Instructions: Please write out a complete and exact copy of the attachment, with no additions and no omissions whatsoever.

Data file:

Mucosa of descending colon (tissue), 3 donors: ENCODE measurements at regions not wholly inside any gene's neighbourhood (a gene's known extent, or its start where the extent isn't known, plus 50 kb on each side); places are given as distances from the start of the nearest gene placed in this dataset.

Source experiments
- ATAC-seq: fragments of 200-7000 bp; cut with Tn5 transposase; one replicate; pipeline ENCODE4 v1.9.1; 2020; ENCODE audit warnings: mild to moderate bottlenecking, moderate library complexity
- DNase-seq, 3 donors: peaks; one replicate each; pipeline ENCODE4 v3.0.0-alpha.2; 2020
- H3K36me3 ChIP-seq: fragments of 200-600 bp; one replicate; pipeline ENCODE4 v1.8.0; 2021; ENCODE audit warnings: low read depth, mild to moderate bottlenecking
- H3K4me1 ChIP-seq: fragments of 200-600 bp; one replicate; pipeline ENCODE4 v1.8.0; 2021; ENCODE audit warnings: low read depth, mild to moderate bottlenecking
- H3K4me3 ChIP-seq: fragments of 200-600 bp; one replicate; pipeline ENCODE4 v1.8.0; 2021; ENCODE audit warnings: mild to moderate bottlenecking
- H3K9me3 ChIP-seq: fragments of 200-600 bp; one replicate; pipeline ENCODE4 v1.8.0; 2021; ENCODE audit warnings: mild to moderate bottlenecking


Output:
Mucosa of descending colon (tissue), 3 donors: ENCODE measurements at regions not wholly inside any gene's neighbourhood (a gene's known extent, or its start where the extent isn't known, plus 50 kb on each side); places are given as distances from the start of the nearest gene placed in this dataset.

Source experiments
- ATAC-seq: fragments of 200-7000 bp; cut with Tn5 transposase; one replicate; pipeline ENCODE4 v1.9.1; 2020; ENCODE audit warnings: mild to moderate bottlenecking, moderate library complexity
- DNase-seq, 3 donors: peaks; one replicate each; pipeline ENCODE4 v3.0.0-alpha.2; 2020
- H3K36me3 ChIP-seq: fragments of 200-600 bp; one replicate; pipeline ENCODE4 v1.8.0; 2021; ENCODE audit warnings: low read depth, mild to moderate bottlenecking
- H3K4me1 ChIP-seq: fragments of 200-600 bp; one replicate; pipeline ENCODE4 v1.8.0; 2021; ENCODE audit warnings: low read depth, mild to moderate bottlenecking
- H3K4me3 ChIP-seq: fragments of 200-600 bp; one replicate; pipeline ENCODE4 v1.8.0; 2021; ENCODE audit warnings: mild to moderate bottlenecking
- H3K9me3 ChIP-seq: fragments of 200-600 bp; one replicate; pipeline ENCODE4 v1.8.0; 2021; ENCODE audit warnings: mild to moderate bottlenecking